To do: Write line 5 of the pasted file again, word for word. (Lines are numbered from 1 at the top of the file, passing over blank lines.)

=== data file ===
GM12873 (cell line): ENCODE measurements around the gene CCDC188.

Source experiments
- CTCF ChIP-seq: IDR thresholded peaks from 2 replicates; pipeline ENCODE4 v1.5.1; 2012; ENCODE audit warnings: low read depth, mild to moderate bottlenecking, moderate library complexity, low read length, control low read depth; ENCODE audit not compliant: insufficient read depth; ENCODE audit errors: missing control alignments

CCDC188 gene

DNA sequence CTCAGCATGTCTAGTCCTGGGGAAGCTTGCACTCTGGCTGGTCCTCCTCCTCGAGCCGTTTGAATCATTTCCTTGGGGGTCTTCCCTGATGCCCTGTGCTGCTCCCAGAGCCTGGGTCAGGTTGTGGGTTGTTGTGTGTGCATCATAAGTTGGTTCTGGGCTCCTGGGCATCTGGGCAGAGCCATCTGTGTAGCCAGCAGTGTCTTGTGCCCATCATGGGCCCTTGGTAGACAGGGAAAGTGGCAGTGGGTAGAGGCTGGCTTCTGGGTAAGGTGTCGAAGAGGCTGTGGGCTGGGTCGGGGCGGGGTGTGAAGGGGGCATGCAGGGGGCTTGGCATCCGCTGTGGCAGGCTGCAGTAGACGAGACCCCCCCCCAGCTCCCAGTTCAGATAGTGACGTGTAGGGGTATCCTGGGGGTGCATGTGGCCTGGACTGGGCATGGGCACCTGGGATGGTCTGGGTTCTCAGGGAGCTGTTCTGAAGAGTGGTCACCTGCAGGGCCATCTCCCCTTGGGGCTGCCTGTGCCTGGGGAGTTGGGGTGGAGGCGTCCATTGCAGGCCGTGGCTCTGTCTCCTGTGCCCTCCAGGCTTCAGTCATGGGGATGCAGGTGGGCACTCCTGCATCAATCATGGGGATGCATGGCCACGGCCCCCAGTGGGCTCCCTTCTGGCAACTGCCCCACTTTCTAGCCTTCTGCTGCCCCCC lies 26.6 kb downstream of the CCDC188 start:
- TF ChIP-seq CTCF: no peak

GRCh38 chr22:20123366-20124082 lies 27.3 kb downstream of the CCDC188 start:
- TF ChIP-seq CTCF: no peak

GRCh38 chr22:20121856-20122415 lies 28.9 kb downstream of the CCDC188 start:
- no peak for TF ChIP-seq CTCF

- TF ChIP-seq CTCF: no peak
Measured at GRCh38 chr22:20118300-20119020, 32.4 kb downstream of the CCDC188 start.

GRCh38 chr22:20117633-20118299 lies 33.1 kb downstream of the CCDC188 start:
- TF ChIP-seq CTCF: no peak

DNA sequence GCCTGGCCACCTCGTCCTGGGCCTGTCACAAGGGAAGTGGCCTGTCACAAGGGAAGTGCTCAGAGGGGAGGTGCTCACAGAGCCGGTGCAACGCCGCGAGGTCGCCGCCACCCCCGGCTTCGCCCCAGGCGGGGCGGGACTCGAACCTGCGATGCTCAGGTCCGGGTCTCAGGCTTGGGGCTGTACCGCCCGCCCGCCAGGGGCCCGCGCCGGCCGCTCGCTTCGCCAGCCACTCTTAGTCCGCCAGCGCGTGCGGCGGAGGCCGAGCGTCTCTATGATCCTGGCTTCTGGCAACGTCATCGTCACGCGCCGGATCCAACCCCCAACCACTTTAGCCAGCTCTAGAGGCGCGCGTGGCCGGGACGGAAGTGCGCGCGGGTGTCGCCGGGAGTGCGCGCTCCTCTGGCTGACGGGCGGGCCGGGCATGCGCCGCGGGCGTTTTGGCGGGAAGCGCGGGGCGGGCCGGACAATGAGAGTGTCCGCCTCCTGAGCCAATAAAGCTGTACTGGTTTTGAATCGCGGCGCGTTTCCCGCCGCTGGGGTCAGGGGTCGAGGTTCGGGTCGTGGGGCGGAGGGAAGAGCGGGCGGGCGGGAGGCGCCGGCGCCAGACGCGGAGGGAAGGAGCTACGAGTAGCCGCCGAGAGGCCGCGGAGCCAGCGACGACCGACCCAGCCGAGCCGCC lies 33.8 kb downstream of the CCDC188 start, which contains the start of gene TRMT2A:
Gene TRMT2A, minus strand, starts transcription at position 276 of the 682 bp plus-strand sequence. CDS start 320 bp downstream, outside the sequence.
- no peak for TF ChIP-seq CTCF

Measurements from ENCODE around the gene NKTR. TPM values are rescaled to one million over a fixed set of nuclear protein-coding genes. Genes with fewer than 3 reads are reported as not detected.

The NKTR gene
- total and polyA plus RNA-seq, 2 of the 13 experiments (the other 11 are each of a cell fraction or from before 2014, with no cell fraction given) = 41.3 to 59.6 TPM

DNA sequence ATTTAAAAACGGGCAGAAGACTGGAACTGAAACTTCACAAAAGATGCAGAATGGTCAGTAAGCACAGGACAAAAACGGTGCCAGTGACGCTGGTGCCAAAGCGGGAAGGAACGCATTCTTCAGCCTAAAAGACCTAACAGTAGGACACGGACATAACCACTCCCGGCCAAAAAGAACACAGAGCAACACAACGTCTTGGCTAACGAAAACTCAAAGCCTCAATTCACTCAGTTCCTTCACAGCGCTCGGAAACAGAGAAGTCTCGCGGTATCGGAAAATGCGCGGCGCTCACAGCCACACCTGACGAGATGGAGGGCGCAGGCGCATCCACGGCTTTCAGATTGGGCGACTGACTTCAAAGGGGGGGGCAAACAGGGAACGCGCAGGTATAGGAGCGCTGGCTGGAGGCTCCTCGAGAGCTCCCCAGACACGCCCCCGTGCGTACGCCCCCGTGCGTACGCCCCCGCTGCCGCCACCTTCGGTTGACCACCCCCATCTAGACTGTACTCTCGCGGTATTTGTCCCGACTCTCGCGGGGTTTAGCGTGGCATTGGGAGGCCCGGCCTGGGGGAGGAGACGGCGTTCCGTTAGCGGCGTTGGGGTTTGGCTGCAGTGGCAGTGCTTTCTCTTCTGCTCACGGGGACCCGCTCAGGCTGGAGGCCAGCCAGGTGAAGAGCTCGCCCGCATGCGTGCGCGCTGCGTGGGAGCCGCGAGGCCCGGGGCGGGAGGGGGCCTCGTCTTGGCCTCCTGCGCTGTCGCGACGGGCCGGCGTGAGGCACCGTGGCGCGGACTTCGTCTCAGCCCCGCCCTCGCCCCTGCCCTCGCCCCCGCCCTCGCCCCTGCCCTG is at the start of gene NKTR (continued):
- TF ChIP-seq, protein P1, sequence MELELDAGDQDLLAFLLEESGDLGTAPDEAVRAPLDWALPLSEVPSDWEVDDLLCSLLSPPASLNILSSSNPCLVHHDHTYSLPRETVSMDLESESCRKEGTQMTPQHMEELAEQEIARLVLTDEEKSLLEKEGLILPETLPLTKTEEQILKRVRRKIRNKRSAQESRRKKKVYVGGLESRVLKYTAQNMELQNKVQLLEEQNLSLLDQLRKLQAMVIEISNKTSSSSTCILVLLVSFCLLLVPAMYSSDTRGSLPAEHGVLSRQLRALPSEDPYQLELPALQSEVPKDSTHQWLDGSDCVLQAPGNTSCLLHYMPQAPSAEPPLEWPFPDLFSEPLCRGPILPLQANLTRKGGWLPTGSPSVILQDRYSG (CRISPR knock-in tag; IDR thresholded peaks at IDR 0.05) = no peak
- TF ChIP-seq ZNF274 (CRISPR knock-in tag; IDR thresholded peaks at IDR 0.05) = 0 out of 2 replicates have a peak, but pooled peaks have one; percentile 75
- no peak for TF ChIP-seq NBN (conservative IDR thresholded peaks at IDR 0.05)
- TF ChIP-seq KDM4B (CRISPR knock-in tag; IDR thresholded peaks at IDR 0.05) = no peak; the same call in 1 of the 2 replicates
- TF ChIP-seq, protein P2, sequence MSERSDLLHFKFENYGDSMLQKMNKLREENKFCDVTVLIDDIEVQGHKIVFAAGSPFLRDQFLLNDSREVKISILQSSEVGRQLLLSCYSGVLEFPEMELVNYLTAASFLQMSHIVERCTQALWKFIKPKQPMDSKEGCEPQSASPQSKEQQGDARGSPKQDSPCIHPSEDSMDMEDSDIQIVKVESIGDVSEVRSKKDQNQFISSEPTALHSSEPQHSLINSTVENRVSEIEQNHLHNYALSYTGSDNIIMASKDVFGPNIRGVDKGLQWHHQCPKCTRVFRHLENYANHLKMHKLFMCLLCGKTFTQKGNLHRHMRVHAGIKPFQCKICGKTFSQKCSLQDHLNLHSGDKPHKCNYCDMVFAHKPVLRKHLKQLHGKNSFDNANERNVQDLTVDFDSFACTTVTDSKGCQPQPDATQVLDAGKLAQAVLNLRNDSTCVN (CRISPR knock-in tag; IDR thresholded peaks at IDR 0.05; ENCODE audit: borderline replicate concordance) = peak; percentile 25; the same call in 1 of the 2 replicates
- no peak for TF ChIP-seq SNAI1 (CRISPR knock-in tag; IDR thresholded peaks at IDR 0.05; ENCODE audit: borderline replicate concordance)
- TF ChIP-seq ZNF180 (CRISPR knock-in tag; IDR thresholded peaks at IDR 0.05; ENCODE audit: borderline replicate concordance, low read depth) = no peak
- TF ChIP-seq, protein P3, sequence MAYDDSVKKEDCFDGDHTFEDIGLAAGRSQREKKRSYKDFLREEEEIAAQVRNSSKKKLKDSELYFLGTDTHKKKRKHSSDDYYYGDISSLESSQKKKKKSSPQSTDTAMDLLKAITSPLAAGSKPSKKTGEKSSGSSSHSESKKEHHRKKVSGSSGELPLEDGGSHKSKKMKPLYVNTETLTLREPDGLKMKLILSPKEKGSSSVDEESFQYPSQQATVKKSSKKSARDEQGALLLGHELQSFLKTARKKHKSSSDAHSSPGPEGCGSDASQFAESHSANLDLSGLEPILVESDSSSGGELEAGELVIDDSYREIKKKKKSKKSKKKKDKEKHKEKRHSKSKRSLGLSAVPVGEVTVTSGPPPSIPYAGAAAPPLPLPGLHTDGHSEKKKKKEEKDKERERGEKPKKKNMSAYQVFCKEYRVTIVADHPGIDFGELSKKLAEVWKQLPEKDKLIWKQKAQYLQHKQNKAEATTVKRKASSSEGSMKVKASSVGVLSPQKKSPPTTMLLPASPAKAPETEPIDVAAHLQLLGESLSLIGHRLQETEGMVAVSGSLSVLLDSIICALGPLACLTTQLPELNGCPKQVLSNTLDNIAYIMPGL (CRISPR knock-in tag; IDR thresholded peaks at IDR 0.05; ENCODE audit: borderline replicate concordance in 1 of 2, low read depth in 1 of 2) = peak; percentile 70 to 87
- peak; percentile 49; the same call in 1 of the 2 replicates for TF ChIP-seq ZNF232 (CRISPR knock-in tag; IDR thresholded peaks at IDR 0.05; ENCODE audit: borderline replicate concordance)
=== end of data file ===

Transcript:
DNA sequence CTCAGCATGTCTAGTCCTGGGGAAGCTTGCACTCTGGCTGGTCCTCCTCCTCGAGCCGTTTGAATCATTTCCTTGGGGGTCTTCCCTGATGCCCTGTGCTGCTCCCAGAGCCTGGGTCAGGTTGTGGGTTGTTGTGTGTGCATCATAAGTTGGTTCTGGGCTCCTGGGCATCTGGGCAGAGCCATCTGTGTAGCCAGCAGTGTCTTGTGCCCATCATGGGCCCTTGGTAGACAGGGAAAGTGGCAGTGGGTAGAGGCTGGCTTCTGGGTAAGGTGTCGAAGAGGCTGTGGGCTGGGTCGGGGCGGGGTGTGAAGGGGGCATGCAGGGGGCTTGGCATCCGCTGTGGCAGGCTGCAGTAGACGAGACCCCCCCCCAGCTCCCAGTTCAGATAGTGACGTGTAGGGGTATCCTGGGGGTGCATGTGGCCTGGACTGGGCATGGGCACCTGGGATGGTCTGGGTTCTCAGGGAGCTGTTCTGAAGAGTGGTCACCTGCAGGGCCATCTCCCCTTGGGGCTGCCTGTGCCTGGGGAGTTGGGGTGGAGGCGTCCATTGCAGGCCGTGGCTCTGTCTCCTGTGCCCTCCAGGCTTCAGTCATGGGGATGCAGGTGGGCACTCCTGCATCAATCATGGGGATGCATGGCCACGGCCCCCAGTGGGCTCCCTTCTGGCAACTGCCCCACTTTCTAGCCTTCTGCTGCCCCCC lies 26.6 kb downstream of the CCDC188 start: